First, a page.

Many businesses are run by entrepreneurs with a do-it-yourself attitude. They are used to taking on more work to avoid having to pay someone to do a job they could do better.

But even if you’ve handled every business decision up until now on your own, battling the world with TED talks and self-help books, selling your business is a whole different animal.

Business sales are often a rollercoaster of emotions and being overly aware of each stage of the process can leave you distracted and stressed. There are many other factors to consider as well when making the decision to hire an M&A advisor.

Their Competence

A solid mergers and acquisitions advisor, also known as a business broker, helps business owners make decisions without having an emotional reaction. This frees up more time and energy for you to dedicate to your business.

They are also trained to filter out the potential buyers who aren’t qualified which can save you a lot of time. A good broker will only provide you with the information and portfolios of the buyers with the most potential.

They also know how to negotiate and consistently close business sales for higher prices than their buy owner counterparts.

Whether or Not You Trust Them

Your M&A advisor should be someone who you know is on your side. They should keep maintaining confidentiality throughout the entire process.

Selling your business will be long and full of loose ends and details. You need a partner who strives to understand your business and concerns. If your broker is listening well, they should be able to anticipate your responses and opinions.

Part of their job is finding out what the right move is and helping you to make the deal that’s in your best interest. Going it alone would leave you handicapped.

Whether They Have a Plan

3-5 years before you want to sell your business, you should start feeling out the market. You need to make sure that your company has a good structure for a sale.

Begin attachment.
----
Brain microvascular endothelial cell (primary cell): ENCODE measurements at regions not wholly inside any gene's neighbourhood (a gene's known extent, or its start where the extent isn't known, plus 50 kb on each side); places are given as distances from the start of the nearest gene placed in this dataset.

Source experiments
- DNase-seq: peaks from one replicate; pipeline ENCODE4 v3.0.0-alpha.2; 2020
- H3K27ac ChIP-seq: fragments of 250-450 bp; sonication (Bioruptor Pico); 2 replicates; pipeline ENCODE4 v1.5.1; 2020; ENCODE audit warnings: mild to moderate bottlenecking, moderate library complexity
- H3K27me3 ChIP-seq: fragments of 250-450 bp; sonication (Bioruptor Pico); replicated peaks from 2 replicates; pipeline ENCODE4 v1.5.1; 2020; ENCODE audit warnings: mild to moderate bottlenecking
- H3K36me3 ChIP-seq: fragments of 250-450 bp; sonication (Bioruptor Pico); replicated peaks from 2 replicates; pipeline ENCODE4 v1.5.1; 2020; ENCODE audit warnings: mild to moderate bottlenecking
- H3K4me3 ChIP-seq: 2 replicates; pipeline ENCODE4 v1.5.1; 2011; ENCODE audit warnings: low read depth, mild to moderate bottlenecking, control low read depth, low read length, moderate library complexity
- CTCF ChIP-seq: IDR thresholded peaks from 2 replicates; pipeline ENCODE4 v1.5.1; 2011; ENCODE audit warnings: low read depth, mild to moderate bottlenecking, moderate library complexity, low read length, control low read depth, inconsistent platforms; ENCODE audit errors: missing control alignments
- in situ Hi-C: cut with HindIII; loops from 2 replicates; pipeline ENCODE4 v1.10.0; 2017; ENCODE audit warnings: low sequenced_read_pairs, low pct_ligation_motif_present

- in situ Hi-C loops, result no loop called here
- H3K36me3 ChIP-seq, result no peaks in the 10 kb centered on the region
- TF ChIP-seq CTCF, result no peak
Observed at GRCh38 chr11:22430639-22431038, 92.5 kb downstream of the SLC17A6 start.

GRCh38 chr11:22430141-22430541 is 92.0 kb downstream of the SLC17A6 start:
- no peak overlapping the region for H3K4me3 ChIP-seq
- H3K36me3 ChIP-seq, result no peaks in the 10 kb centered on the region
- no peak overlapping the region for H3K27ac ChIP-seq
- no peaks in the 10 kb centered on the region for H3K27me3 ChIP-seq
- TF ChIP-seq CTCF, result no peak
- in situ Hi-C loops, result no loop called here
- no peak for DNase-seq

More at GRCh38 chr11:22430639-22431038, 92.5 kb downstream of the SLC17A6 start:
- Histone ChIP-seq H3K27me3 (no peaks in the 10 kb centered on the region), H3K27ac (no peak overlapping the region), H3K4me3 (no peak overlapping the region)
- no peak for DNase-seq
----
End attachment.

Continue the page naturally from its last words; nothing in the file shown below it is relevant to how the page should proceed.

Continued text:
A business broker can help you figure out if now is the right time for you to sell and help you to decide if you’re doing it for the right reasons.

They can also advise you on changes you can make to your business so that it will sell for a higher value down the line.

How Much Time You’ll Spend With Them

Working with your business broker will be a lengthy relationship. They may end up working on your sale, on average, 400-800 hours over 9-15 months.

While many things are out of your broker’s control, they can still provide you valuable advice on legal issues, licensing concerns, the economy, environmental impact issues, customer retention problems and more.

While there will likely be lawyers, bankers, and accountants on your team too, your broker is the only person who will be with you for the entire process. Make sure you choose someone you like.

What Their Fees and Commissions Are

Business sales are different than home sales. Your broker has a much more complex job than a real estate agent.

Things can come up during the sale of your business that are unexpected and time-consuming. It’s not uncommon for brokers to charge fees after your sale has passed a certain threshold.

Make sure that you talk to your broker about what is included in their commission price and what might cost extra.

Whether or Not You Have Disclosed Everything

If you want your deal to fail, then keep information from your broker until the end of the sale. If you want it to succeed, disclose, disclose, disclose.

While you may end up having a difficult conversation, your broker is there to support and guide you through it.

At Dolan Sales, we help business owners navigate the complex sale process. Before you list your business buy owner, contact us for a consultation.